To use a bit of economic terminology, economists haven’t fully internalized the lessons of the Laffer Curve. By demanding so much rigor in academic research, they’ve created an environment in which most of the economics people actually see is less rigorous.

There is also a political effect. Twitter is a relatively left-wing social medium, and so the tenor of popular economic discourse has moved to the left.

Recommended, and it is one of those pieces where the reaction to the piece itself confirms the thesis of the piece…

Daniel Frank on me, his introduction to Tyler Cowen

He has written a very nice appreciative post, and I regard his interpretations as accurate, here is an excerpt from it, perhaps it is an introduction to the last ten or so years of what I have been writing here:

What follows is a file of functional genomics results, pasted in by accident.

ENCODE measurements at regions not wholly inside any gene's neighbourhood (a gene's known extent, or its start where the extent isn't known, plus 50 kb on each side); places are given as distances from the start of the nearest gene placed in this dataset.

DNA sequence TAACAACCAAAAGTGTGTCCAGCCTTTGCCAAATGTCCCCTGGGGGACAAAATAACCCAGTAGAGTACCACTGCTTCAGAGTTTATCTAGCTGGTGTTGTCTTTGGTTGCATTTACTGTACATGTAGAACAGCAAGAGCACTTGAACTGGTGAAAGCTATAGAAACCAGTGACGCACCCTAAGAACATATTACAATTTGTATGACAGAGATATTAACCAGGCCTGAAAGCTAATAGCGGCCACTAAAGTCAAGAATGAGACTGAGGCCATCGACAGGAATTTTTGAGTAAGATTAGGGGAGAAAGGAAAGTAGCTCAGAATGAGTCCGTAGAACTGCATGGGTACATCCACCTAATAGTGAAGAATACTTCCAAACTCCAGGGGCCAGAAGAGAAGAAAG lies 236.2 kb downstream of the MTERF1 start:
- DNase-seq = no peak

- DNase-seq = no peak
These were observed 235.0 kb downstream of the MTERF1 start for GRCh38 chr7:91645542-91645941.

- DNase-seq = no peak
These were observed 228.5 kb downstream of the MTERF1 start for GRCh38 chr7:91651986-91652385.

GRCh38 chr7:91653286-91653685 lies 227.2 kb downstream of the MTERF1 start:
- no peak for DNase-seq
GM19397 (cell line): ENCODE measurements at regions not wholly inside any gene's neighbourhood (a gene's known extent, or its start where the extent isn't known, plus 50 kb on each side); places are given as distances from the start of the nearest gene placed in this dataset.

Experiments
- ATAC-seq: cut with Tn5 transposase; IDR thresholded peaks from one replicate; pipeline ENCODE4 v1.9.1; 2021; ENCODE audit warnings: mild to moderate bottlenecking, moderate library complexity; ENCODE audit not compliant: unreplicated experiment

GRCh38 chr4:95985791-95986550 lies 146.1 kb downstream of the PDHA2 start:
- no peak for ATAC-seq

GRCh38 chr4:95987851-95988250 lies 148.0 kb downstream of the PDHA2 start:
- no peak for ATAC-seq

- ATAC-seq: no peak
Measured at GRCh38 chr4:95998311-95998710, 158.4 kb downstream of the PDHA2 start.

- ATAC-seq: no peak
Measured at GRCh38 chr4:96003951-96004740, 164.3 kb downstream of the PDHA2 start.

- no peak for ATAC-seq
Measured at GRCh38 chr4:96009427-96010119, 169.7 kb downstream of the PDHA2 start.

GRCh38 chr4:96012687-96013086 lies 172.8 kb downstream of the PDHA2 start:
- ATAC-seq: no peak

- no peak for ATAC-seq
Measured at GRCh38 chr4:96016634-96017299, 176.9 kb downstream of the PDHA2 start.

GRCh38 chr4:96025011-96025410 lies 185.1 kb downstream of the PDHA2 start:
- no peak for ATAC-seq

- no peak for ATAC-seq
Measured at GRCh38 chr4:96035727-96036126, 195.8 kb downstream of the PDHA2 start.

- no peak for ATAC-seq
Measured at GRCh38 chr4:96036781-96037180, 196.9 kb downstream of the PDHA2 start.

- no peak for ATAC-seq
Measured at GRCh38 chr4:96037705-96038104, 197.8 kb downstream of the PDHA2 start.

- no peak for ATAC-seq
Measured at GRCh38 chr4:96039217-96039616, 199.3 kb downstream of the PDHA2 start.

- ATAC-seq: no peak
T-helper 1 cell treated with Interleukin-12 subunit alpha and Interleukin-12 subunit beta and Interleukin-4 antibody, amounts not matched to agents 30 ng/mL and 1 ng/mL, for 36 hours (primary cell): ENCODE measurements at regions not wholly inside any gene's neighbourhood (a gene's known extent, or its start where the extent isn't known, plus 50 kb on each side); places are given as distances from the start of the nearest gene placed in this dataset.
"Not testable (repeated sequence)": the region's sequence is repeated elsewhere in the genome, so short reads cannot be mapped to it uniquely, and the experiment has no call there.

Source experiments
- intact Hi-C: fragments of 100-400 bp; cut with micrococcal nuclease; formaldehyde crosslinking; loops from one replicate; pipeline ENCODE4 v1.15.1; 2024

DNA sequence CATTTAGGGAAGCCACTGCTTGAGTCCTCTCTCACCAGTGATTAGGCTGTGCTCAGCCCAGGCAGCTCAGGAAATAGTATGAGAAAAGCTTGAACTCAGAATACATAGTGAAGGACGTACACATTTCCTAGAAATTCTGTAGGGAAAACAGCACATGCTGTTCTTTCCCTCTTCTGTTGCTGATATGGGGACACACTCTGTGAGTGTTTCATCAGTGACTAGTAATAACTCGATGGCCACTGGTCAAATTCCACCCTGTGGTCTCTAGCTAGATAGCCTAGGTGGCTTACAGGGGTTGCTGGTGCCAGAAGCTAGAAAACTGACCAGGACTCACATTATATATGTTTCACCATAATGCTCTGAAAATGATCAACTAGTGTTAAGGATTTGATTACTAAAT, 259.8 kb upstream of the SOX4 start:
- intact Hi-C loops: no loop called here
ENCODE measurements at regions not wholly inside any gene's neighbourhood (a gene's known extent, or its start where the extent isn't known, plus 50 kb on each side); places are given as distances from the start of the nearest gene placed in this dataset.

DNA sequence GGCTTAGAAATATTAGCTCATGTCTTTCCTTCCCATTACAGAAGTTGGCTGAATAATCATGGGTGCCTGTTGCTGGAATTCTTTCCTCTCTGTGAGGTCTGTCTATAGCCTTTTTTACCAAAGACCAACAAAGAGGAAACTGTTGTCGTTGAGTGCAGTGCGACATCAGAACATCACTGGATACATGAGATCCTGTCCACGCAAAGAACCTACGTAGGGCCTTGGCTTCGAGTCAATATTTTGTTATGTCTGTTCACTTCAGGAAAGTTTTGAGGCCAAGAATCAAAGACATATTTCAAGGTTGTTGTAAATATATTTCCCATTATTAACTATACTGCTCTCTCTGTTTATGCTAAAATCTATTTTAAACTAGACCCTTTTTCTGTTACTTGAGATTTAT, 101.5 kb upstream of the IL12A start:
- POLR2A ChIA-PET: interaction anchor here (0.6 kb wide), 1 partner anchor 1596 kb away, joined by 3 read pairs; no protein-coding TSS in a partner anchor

…I wrote this post because the area Tyler influenced me the most and what I think is his greatest strength is something few discuss; his ability to deal with emotional and intellectual insecurity.

For context, when I first started reading Tyler’s writing as a teenager 15+ years ago, I was upset at how apolitical, non-partisan and unemotional he was. Sure he had all these great ideas but the world was filled with silly people who needed to be taken down a notch. Tyler never did that and eventually I realized he was right. Tyler’s equanimity and the way he tries to confront his own insecurities and flaws (that all humans have) is what, in my opinion, makes him so unique. By spending so much time reading his work, Tyler’s demeanour has rubbed off on me and made me a much better thinker.

Here are a selection of some of my favourite Tyler Cowen posts that capture his unique way of thinking:

Pushing the Button